“Errric! Write something about this new Facebook design. It’s so confusing….! Ahhhh!,” my sister wrote recently on my Facebook wall. I pointed her to the article I’d written describing that issue — indeed, nearly 130,000 people have already joined the largest of several groups protesting the redesign since it launched a few weeks ago. But the changes to the site take advantage of a trend in sharing within Facebook, and a new study suggests that Facebook is the most popular site for sharing links from around the web, after email.

If the site redesign accomplishes what it intends, more users will spend more time on the site, especially valuable post-college users.

First, about the study. Today, social bookmark sharing service ShareThis released a report showing the relative percentages that its users share articles to various social web sites. The service, a widget that appears next to articles as well as as a browser bookmark, provides a new look at a variety of sharing-focused web services.

Email received 38 percent of all shared items on a given day, and the usual suspects showed up, as well: Social news aggregator Digg comes in at seven percent, the bookmarking sites StumbleUpon and Delicious and news aggregator Reddit came in at four percent. The surprise was that social network MySpace came in at fourth, with six percent — and Facebook came in second at ten percent.

As a snapshot of sharing on the web, ShareThis gets around 15,000 shared items per day, chief executive Tim Schigel tells me, with almost half a million per month. The number of shared items has increased quickly, especially over the past several months, he says, and has otherwise grown rapidly since it launched in mid-November of last year. It is currently used by more than 50,000 sites, including a range of tech and finance blogs, like this one (click on the green sideways triangle to share this article!).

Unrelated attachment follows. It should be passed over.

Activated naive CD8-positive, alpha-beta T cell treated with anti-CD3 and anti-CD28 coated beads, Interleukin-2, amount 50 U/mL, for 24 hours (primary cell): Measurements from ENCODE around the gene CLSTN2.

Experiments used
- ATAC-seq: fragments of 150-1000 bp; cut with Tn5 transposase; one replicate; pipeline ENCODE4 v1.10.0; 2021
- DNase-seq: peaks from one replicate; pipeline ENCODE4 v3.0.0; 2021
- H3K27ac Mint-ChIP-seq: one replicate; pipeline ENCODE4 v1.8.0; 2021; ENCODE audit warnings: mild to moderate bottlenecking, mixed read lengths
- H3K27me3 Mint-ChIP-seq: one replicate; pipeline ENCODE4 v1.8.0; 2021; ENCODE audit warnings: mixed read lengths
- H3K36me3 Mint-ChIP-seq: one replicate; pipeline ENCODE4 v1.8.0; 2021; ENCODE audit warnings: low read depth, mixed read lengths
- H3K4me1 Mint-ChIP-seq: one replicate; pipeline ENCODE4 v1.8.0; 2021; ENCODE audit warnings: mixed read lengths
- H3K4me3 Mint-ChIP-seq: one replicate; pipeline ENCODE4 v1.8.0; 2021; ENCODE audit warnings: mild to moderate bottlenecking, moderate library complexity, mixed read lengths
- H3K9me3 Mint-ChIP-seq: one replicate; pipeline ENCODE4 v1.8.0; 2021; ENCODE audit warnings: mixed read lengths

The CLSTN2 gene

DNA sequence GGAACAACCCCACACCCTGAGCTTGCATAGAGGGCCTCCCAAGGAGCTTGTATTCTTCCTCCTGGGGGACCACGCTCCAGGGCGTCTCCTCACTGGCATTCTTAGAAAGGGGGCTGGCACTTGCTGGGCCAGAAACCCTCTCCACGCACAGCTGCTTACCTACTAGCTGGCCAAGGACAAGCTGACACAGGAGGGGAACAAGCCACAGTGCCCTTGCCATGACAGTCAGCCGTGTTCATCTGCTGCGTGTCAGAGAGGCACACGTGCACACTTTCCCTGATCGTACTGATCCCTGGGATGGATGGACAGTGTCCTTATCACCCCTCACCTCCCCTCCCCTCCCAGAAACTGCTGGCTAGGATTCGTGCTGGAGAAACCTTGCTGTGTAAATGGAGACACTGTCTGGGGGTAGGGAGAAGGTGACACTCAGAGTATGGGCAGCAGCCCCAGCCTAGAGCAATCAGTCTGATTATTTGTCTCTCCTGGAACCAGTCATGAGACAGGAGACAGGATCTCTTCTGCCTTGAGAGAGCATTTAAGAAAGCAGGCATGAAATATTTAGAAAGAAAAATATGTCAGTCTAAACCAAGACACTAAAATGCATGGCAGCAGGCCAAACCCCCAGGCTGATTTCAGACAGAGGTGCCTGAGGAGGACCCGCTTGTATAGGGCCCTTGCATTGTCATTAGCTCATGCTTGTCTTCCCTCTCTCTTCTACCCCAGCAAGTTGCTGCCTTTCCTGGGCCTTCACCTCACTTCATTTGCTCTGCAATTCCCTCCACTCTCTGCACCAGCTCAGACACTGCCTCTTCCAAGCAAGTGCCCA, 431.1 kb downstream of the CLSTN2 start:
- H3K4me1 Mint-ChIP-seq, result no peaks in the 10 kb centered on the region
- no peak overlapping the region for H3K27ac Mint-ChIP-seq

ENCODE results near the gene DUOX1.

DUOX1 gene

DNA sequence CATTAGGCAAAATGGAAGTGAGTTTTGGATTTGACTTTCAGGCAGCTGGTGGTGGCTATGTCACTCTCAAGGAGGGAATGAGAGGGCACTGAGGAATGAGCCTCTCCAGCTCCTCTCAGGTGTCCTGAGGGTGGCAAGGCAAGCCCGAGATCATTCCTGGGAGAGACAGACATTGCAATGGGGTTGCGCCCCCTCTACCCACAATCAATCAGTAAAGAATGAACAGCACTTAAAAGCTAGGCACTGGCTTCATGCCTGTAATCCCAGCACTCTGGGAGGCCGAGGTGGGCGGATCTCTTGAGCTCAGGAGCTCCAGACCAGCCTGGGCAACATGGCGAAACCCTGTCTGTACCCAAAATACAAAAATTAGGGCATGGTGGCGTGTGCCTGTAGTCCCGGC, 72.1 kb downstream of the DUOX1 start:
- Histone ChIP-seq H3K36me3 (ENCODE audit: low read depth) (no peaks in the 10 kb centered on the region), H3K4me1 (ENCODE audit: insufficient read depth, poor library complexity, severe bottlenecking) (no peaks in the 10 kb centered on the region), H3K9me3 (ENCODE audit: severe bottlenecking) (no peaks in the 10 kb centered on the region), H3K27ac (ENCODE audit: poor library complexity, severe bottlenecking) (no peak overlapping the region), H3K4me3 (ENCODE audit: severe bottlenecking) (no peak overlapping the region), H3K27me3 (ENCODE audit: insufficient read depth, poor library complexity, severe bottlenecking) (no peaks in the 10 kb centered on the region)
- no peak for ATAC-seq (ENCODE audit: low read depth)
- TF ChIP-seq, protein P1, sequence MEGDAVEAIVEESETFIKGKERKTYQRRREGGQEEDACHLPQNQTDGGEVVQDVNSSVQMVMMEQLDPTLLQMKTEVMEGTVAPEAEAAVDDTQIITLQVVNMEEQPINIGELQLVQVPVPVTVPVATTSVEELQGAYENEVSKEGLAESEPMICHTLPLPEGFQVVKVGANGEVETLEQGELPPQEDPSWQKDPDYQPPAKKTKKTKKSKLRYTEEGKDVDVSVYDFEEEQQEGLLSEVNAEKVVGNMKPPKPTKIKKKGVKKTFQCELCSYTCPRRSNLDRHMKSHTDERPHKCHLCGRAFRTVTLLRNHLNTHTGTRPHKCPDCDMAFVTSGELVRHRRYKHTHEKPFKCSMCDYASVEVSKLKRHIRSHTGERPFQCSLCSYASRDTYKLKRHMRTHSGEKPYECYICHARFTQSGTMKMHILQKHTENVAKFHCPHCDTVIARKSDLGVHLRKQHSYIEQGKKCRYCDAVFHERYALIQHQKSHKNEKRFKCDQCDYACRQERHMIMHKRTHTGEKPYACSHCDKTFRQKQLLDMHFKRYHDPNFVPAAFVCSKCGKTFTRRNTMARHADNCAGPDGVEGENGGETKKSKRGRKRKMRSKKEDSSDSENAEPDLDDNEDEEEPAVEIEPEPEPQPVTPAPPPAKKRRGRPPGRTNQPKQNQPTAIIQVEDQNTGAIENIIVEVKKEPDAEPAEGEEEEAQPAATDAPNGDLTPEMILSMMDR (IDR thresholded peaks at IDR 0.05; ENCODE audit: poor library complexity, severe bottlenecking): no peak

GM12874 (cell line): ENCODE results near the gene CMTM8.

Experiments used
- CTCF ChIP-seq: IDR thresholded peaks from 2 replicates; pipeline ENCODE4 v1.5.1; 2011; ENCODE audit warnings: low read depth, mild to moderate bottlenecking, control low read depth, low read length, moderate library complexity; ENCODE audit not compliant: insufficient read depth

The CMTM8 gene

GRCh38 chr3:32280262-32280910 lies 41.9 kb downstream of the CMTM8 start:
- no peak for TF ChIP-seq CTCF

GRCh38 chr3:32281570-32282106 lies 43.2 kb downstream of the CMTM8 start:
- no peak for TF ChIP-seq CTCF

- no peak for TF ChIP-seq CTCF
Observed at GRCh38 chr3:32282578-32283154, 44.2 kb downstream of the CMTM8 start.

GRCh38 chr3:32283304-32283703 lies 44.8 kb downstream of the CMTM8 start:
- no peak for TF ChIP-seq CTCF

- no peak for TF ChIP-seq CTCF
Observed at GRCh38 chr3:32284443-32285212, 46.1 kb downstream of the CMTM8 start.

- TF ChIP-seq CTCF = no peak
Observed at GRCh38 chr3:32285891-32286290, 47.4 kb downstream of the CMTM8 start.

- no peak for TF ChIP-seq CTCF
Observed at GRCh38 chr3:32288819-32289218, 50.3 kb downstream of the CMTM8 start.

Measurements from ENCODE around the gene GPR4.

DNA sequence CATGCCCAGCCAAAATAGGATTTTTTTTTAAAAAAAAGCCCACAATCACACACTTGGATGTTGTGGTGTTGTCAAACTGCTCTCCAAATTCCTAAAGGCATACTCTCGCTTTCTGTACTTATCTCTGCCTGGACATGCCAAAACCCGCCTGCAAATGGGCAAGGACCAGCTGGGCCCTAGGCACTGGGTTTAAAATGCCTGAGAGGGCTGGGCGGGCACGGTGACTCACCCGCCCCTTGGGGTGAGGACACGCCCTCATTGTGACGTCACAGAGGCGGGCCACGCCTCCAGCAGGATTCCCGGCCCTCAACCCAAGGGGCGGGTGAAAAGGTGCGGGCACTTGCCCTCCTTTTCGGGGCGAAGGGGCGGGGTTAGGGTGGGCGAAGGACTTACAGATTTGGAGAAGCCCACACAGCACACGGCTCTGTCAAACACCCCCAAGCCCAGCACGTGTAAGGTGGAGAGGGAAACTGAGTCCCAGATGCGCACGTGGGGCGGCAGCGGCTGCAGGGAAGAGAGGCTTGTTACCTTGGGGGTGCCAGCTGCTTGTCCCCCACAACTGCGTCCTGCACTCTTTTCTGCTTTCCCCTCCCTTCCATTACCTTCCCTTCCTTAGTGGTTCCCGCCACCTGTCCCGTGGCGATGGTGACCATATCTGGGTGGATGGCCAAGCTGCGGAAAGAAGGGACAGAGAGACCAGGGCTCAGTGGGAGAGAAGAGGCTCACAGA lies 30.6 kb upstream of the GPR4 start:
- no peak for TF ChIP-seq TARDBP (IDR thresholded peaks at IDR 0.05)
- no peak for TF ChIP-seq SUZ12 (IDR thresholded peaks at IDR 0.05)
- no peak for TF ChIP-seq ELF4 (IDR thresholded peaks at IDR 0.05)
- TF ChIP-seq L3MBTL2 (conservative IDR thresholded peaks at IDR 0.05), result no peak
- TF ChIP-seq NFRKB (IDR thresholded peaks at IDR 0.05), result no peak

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So does this study help justify the Facebook redesign?

The issue with the new design is that it’s “confusing,” but this confusion seems to come from the sharing-oriented changes to the site, especially to the profile page.

The “wall” of messages is now integrated with each person’s personal feed. The glittery “self-expression” third party applications appear on a separate tab, not the main profile page; the new profile page only includes the mini-feed and basic features like a profile picture. The top of both the news feed homepage and profile mini-feed page both now feature ways to update your personal status with a brief message, share photos and videos, write long-form notes, and share links. Each shared item can also be commented on, driving further social interaction — and reason to share something in the first place.

Until the ShareThis study, it hasn’t been clear how frequently Facebook users were sharing links before the redesign. Facebook employees had been saying for months that they were surprised by how little people wanted to use their site to share, I heard — although I never heard any specific numbers. The ShareThis study mostly happened before the redesign, from my understanding, so presumably Facebook’s internal data was more promising than Facebook employees were letting on. It’s also not yet clear if the changes are already helping (or hurting), or how much they might once the redesign is fully available.